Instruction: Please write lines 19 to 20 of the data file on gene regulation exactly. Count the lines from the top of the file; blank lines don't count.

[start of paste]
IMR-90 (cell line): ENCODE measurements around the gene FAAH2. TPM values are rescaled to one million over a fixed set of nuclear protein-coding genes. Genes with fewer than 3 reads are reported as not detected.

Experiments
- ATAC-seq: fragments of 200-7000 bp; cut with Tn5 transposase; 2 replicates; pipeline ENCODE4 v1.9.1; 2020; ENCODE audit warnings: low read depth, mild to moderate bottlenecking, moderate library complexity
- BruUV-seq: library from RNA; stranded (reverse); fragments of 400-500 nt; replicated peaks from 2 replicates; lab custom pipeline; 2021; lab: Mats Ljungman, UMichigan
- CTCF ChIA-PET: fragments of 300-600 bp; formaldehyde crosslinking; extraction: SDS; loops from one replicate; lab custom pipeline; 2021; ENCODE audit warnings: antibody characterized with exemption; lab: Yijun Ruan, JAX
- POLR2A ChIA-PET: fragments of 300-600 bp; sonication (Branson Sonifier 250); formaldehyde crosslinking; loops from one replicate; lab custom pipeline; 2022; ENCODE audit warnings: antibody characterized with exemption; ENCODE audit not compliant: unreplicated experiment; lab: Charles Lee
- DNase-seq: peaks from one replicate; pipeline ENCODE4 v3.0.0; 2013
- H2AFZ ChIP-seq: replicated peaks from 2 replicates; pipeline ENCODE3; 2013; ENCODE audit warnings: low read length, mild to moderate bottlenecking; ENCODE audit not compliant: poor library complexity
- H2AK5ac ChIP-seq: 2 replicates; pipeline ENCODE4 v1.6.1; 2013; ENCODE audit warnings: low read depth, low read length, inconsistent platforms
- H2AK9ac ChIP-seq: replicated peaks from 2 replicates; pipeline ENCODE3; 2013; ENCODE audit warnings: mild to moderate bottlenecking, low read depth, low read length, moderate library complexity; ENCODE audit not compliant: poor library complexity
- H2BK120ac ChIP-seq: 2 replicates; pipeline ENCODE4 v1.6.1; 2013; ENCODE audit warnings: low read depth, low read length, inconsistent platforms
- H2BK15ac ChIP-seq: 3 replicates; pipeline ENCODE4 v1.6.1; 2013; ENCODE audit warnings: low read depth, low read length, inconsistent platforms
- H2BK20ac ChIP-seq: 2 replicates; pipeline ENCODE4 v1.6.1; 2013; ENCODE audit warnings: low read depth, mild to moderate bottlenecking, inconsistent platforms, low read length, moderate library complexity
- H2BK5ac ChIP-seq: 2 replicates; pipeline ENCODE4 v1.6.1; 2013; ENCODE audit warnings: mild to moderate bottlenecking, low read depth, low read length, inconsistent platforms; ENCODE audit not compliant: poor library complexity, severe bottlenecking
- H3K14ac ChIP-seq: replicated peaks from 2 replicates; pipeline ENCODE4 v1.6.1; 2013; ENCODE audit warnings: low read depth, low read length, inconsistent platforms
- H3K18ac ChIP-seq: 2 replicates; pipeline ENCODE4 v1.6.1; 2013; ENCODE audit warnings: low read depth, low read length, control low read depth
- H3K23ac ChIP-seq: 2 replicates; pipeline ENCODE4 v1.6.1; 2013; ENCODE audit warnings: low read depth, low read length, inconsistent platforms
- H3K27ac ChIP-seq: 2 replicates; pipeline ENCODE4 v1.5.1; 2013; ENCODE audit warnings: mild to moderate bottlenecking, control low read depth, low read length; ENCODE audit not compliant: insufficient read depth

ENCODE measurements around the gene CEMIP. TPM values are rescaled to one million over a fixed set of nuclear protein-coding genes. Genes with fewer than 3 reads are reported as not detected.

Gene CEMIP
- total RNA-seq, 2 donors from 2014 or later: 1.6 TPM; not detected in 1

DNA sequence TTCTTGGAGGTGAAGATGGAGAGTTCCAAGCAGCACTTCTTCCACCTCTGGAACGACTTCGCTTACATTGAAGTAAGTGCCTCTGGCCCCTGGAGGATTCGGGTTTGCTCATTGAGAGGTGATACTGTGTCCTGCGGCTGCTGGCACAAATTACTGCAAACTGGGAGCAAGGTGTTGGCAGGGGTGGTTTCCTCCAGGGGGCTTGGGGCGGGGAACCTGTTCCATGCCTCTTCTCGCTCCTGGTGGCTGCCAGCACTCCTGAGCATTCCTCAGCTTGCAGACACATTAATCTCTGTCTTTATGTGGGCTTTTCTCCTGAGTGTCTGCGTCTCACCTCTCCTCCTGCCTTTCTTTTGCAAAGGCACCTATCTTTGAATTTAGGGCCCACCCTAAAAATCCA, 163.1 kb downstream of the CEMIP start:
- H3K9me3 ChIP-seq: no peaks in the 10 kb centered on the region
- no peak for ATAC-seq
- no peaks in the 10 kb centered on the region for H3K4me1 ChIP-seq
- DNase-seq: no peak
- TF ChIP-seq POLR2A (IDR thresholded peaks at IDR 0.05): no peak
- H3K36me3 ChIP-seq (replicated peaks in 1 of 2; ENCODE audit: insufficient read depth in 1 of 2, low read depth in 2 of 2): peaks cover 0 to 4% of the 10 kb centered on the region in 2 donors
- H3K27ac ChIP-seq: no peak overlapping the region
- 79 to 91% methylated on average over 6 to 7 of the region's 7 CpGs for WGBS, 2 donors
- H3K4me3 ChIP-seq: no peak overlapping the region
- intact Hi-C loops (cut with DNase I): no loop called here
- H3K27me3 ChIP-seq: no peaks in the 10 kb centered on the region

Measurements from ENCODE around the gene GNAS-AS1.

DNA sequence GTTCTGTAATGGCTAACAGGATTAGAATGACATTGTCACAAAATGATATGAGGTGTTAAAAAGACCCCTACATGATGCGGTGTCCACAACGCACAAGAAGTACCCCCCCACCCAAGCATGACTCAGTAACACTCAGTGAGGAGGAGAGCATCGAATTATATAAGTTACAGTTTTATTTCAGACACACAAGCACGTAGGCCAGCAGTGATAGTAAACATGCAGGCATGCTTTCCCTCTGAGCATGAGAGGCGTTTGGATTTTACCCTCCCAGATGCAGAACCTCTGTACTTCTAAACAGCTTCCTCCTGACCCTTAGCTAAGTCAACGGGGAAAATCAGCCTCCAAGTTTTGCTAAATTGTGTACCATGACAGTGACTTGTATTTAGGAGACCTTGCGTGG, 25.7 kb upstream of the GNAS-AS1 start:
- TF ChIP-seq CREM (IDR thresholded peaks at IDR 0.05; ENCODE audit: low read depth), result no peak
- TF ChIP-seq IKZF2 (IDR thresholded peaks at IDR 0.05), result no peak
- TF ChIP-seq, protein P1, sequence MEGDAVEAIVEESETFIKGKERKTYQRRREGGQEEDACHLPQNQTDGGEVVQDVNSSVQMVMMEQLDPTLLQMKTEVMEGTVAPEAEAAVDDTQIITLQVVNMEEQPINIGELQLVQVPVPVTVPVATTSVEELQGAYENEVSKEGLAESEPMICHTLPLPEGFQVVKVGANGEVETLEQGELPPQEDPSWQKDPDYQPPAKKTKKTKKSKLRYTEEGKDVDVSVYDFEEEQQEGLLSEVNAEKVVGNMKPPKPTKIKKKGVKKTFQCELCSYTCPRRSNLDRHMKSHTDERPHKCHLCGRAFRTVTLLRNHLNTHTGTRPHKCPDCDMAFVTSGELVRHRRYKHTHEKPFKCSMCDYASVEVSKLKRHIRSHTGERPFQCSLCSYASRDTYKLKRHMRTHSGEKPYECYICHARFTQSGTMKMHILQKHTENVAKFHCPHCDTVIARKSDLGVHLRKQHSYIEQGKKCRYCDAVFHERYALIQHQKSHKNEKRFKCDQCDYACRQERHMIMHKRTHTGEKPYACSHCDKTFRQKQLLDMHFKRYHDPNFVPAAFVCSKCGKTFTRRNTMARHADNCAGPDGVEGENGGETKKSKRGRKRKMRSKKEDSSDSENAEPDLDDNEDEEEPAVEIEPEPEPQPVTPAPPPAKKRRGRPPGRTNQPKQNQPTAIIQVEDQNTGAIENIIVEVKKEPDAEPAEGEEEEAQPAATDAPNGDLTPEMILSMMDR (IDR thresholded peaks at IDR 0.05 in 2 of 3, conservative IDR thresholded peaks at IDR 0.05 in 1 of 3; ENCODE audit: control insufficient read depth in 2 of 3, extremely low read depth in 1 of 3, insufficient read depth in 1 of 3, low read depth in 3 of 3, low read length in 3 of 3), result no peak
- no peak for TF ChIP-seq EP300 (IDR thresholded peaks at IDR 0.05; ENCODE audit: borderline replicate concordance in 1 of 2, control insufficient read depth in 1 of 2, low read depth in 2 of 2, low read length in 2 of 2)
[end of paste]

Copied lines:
ENCODE measurements around the gene CEMIP. TPM values are rescaled to one million over a fixed set of nuclear protein-coding genes. Genes with fewer than 3 reads are reported as not detected.

Gene CEMIP